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ATCA

The Advanced Telecommunications Architecture (ATCA) defines a next generation platform for high performance, fault-tolerant, scalable, telecommunications and computing equipment. It defines an open switch fabric based platform delivering an industry standard high performance, fault tolerant, and scalable solution for next generation telecommunications and data center equipment. The ATCA standard is expected to be finalized in mid 2002 and the development is being carried out within the PCI Industrial Computer Manufacturers Group (PICMG) - the same group that created the highly successful Compact PCI standard. The Advanced TCA 3.0 base specification defines the physical and electrical characteristics of an off the shelf, modular chassis based on switch fabric connections between hot swappable blades. The Advanced TCA base specification supports multiple fabric connections including InfiniBand technology as defined by the PICMG 3.2 sub specification.

What is the demand of the Next Generation Platforms?

High speed fiber, ATM, IP, and DSL broadband connections to data centers and central offices have increased the bandwidth requirements beyond a few gigabits/second that can be supported by shared bus architectures such as CompactPCI. Next generation platforms require aggregate bandwidth that can scale to 2.5 Terabits/second with individual interfaces supporting upwards of 40 gigabits/second. System availability requirements in excess of 99.999% remains a core requirement. Furthermore the broad range of interfaces and services required by such platforms greatly benefit from an open architecture enabling multi-vendor support with the ability to deliver on the promise of converged voice, data, server, storage, video, and wireless functions.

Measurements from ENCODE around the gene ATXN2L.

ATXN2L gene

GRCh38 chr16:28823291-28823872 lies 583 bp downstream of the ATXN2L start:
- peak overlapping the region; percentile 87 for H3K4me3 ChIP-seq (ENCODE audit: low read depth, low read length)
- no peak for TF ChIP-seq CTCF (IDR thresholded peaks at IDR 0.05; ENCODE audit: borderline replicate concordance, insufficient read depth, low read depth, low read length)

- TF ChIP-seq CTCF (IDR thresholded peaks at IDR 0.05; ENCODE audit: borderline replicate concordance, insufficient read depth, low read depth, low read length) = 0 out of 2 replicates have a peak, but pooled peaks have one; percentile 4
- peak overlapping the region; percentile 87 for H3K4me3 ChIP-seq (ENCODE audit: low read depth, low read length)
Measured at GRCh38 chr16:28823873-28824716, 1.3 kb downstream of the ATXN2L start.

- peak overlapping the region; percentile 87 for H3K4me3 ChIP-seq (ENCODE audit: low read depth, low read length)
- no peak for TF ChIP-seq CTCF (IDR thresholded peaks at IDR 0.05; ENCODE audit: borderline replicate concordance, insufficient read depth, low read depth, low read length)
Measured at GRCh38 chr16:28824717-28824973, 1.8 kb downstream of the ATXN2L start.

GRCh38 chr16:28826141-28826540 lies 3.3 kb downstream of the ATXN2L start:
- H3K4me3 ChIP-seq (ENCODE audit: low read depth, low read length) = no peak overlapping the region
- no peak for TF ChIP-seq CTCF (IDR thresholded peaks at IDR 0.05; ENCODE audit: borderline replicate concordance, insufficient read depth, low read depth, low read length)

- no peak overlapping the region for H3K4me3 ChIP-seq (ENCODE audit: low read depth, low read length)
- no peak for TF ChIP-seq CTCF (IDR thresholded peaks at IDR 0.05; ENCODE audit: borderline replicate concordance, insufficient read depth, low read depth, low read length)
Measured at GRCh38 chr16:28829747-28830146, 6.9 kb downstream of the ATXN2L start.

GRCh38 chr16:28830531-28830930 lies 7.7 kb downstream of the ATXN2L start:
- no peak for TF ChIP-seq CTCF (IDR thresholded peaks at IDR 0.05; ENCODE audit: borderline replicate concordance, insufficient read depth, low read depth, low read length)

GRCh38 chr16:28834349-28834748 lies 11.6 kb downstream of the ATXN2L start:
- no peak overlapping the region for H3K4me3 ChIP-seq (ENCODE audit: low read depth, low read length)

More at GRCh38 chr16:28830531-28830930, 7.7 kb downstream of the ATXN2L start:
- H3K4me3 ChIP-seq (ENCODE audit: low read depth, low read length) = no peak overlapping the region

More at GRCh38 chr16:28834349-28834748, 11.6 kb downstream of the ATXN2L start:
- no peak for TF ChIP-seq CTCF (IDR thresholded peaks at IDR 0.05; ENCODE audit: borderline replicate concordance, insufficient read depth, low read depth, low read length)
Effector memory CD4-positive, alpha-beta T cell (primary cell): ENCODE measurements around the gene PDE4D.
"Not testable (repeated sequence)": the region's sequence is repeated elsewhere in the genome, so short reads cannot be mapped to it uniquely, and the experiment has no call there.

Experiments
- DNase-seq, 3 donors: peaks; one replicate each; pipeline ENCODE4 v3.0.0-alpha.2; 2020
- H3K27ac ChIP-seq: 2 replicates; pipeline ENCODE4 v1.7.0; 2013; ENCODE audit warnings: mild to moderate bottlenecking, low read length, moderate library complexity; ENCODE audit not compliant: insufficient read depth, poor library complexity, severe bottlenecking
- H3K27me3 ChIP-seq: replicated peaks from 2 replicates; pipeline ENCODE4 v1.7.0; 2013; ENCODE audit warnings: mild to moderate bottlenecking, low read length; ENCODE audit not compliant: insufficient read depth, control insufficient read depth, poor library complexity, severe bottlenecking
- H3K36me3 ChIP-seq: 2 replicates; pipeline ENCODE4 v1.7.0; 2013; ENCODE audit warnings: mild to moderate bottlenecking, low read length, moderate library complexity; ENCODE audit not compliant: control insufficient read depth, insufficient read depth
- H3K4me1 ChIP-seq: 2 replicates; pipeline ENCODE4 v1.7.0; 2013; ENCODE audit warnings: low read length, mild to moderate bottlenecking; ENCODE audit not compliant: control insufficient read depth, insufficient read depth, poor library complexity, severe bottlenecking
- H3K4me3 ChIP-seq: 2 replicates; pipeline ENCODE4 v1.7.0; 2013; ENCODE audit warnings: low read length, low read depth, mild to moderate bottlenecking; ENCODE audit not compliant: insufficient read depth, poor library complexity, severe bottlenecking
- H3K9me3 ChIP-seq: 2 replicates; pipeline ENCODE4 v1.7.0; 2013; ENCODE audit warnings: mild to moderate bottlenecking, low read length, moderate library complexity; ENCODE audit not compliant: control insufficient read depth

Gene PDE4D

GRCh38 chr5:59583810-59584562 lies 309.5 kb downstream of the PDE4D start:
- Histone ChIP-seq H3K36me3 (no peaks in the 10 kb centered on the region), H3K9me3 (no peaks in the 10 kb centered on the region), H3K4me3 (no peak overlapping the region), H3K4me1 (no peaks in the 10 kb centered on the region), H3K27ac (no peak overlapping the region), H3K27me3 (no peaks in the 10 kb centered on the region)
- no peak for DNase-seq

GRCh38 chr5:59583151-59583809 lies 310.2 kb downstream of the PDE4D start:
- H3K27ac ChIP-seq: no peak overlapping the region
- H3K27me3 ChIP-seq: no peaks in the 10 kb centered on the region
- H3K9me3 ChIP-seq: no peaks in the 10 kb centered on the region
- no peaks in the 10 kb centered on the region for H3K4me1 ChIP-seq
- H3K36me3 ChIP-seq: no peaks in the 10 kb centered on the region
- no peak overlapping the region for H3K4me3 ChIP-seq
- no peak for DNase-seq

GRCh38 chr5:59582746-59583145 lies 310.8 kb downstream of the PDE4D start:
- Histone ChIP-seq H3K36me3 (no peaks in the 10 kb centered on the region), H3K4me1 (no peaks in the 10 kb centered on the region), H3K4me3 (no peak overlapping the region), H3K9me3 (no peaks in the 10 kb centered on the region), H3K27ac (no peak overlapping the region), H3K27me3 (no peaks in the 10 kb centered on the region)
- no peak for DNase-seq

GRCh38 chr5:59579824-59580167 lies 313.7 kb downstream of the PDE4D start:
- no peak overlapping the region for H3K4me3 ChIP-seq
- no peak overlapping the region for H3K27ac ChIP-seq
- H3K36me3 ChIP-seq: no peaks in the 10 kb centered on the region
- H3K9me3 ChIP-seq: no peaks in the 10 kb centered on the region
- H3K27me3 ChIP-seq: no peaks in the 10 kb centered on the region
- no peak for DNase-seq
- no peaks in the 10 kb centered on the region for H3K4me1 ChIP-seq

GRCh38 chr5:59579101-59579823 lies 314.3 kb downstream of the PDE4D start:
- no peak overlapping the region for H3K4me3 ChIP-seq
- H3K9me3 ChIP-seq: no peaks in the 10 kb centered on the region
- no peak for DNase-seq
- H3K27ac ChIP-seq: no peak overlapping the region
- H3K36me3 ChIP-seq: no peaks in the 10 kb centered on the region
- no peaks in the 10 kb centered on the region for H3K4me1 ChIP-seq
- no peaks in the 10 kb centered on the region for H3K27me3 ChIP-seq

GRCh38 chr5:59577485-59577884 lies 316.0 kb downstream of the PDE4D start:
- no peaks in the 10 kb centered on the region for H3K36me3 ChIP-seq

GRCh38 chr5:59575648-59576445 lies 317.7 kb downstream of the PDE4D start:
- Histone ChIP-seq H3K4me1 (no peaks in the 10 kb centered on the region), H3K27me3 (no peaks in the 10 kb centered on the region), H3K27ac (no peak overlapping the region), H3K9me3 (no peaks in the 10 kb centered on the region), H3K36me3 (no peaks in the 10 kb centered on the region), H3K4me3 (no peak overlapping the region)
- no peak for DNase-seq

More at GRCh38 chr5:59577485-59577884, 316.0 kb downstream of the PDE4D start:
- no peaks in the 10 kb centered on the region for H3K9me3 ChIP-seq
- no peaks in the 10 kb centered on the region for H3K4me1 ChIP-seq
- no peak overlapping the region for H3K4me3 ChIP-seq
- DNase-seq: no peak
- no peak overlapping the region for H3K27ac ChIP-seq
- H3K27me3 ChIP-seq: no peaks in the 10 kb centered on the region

It is vital that the basic platform architecture is able to scale to meet these increasing demands for scalability, bandwidth, availability and performance. Delivering high availability and fault tolerance requires redundancy to be designed into every subsystem including the I/O chassis itself. Not surprisingly the shared bus architecture (originally designed as a local interconnect) is simply not capable of meeting these requirements. In order to overcome these limitations switch fabric architectures have emerged where each I/O input can make temporary connections to any of the I/O outputs. These connections are made through sophisticated switches which can offer advanced features including quality of service, flow control, integrated management, fault recovery, and scalability.

What are the advantages of InfiniBand technology?

The ATCA 3.0 base standard is fabric agnostic and supports various options for I/O fabrics including InfiniBand, Ethernet, and StarFabric technologies. While multiple fabrics are envisioned by the specification it is likely that InfiniBand technology will emerge as the dominant general purpose I/O fabric, while other technologies will address special purpose applications. This is mainly due to the four key advantages that InfiniBand offers over other technologies:

  1. Aggregation: 2.5Gb/s, 10Gb/s, and 30 Gb/s links compatible on the same backplane
  2. Hardware Transport: Eliminates the CPU burden of a software transport stack (i.e. TCP/IP)
  3. Low Latency: Round trip latencies in the microseconds
  4. I/O Sharing: Storage, WAN, and LAN interfaces can be shared across the fabric by all servers

These features and others make InfiniBand the ideal solution for next generation equipment as it delivers high performance, fault tolerance, quality of service, and transport level connections with the highest levels of integration available. The InfiniBand architecture greatly accelerates data movement and offload the CPU from transport processing. Powerful layer 2 features of the Infini-Band Architecture (such as virtual lanes and link level flow control) result in significant advantages over un-reliable link technologies which use dropped packets as a form of implicit congestion notification to higher software levels. Another powerful feature of the InfiniBand Architecture is Automatic Path Migration which enables the fabric to detect errors and fail-over to a pre-defined alternate path. This ability of the fabric to heal itself is particularly critical, where low latency fault recovery is important, such as in many applications supporting real time traffic (voice, video, etc).

 

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